I just received an email from a local bike shop which had an advertisement with the words “Get FAT in ’16”. Of course, they were talking about a FAT tire bicycle and not about gaining weight. Unfortunately many of us, myself included, tend to do well at the latter. But FAT bikes and trikes are catching on and more and more of them are being sold. Most of them are a bit costly and so they are something I am not likely to ever have, especially since I consider them impractical as one’s only trike unless you ride exclusively someplace where they are needed over a regular trike.
Just some messing around I did with photo editing
actual comparison of ICE FULLFAT & ICE Adventure
I have never ridden one, but I am sure they are fun to ride. Going thru snow would definitely be easier on the FAT trike. Even so, FAT trikes have their limitations too. For me, riding thru snow would be about the only use I would have for one as all my riding is on trails, streets, roads and sidewalks.
More photo editing going on here. Powerful motorcycles can’t make it up this hill much less a human powered FAT trike.
Just like the “monster trucks” can do some pretty amazing things a regular truck can not possibly do so these FAT trikes can way outperform a regular trike when it comes to riding off road. They are not designed nor intended to go fast and are not nearly as safe as a regular trike if one is ridden fast. But for slow going over rough surfaces they are the cat’s meow. That is what they are made for. Yep, they are pretty amazing.
You don’t believe this, do you? Me neither.
But here is some real video showing some of what these fabulous trikes can do off the road …
Yep, you could get FAT this year. I am sure many will. Just try to …
KEEP ON TRIKIN’
Here is an interesting video of a person who is a paraplegic. Thru the aid of computer programmed nerve stimulation implants he is able to pedal a tadpole trike. Unfortunately I am unable to show the video here. In order to view it you will have to CLICK HERE and watch it on another website. The video should appear and start playing automatically.
It is neat to see what modern technology is able to accomplish. May those who are stricken with such physical problems continue to be aided so that they too can …
KEEP ON TRIKIN’
I have been watching some videos of a South Korean triker who rides a Catrike 700. In the one video I just finished watching I noticed the people he was riding by as several of them turned to look at his trike as he rode by them. Yep, tadpole trikes definitely attract attention.
He has several videos available to view. Click HERE to see what he offers.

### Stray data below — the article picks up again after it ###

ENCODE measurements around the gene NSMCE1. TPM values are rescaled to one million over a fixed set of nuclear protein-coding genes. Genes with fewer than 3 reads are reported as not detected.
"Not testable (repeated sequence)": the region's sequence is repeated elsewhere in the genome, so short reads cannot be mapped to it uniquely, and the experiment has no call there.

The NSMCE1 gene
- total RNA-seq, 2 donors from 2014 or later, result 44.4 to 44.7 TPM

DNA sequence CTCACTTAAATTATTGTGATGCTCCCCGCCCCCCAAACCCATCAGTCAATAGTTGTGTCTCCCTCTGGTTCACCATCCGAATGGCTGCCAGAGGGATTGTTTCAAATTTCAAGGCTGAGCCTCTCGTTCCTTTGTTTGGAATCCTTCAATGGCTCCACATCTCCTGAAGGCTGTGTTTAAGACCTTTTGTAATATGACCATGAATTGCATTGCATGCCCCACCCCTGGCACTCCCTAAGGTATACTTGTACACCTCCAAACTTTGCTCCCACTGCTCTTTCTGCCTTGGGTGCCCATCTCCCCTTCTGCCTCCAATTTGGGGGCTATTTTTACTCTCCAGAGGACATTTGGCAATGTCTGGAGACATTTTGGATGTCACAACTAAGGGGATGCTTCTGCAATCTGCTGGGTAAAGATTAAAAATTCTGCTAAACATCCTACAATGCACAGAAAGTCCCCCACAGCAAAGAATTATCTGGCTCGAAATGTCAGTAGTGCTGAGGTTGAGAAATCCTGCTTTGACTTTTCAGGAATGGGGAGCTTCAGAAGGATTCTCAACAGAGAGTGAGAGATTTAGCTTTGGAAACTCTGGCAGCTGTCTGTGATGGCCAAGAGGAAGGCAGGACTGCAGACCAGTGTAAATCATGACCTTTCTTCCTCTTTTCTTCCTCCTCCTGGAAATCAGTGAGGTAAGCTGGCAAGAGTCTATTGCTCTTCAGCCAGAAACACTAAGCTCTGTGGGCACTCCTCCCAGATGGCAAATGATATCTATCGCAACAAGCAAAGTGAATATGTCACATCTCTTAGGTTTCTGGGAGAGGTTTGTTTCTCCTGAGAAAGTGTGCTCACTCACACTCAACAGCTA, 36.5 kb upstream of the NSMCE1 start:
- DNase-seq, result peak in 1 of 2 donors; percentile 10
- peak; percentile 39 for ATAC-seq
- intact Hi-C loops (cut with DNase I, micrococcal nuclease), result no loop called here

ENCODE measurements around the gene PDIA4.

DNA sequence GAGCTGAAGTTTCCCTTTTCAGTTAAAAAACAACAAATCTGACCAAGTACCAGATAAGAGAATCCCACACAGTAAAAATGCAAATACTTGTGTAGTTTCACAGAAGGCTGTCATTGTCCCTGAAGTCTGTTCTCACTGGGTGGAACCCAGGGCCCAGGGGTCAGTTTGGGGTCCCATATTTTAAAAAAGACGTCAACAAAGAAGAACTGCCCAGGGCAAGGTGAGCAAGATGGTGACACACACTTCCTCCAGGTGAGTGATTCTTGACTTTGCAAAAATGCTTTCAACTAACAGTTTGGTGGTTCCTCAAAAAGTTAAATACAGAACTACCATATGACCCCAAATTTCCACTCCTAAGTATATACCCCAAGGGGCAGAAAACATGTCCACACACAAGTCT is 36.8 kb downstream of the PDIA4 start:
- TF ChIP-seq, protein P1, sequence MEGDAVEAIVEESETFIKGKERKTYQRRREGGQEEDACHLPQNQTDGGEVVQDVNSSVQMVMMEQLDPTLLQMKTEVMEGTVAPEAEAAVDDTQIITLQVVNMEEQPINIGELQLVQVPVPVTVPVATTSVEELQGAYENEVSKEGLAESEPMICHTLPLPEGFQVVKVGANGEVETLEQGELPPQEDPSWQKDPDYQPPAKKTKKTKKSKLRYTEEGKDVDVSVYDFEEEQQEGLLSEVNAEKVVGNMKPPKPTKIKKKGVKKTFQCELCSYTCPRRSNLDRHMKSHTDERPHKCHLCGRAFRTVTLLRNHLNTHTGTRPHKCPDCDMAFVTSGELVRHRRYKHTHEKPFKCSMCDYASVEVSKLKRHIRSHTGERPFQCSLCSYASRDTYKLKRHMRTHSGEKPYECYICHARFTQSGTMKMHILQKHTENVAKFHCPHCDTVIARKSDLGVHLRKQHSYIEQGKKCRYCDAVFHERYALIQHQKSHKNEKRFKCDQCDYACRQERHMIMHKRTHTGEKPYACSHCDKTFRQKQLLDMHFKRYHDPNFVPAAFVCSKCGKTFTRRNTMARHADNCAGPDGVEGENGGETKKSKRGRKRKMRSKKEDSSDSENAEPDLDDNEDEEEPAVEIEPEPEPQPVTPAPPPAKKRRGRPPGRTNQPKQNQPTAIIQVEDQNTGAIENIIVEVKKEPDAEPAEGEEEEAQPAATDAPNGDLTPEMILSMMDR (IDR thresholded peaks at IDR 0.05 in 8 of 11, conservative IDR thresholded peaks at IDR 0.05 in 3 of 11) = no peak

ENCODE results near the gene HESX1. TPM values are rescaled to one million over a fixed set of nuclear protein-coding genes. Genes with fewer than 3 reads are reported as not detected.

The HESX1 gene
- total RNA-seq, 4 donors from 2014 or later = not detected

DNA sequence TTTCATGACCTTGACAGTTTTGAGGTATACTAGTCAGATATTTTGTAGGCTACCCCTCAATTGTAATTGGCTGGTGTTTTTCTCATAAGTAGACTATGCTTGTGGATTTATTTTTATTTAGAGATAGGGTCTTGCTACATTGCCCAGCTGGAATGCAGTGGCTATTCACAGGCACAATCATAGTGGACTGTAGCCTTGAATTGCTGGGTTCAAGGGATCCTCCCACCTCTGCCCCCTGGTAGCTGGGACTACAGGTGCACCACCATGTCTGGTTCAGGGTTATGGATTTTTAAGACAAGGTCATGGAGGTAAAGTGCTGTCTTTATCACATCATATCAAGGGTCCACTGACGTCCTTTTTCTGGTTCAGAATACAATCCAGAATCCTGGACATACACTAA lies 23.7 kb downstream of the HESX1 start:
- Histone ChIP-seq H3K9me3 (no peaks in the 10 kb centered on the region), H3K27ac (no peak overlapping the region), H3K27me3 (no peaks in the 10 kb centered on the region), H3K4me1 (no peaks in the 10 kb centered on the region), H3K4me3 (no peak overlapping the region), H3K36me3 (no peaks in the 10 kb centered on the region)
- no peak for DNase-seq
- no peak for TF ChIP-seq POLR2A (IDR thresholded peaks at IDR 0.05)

Another thing I noticed is that the area he is riding in has nice bike/pedestrian trails some of which must have been expensive to build and perhaps a bit challenging as well. I like his whirlygig safety flag.
I am sure most of us who ride tadpole trikes can attest to the fact that the trikes get attention and admiration quite often from many different people we encounter. Some are curious and want to ask questions about them. Whenever possible it is a good idea to take the time to answer their questions as in doing so we are being good ambassadors for our chosen means of cycling. We have the opportunity to educate others and help them to know more about these awesome machines. And just maybe they too will join us in riding in comfort and fun.
KEEP ON TRIKIN’
With winter upon us riding has been curtailed somewhat. But I have my memories of warmer weather and getting out enjoying it. Here is one such day caught on video. I don’t know about you but it helps me at such a time as this to be able to view such a ride. I have noticed that over the last 3 years I just am not as motivated to get out to ride during the winter. I more less have to force myself. Thankfully once I get out most of the time I find it isn’t really all that bad. Of course, I am talking about riding when only the temperature is a factor and not inclement weather such as snow, ice, frozen whatever, rain, etc. There is no way I care to deal with any of that. Temperatures of 25 or above I can handle. Anyway, this video was in the summer time so there was none of that stuff to deal with.
I recently became aware of a new website I thought I would share here. It is called TrikeTech.com and it is packed full of useful information including adding electric power assist to a trike.
Here is what the author of the website says about the website:
“While its true that the internet offers just about every piece of knowledge, the trouble is finding it.
That’s why we created Triketech. Triketech is resource providing technical information about Recumbent Trikes that reaches out to all levels of technical understanding. Whether you’re new or a veteran to riding Recumbent Trikes we hope you’ll find this site helpful.”
At the time of the writing of this article I noticed that the creator of this website does not yet have everything fully functional. None of the links in the left hand column work. I assume in time he will have this remedied. It appears to be a “work in progress” so bear with him.
Referring to itself as Recumbent Trike Information it covers both tadpole and delta trikes.
So if you are finding that you have a few weeks of your time available by all means check it out. I don’t think you will be disappointed. There is a lot there. BTW- I am only kidding about the few weeks of your time, but you could probably spend that much time there if you wanted to. Like I said, there is a lot there. And it is there for one reason … to help us all to …
KEEP ON TRIKIN’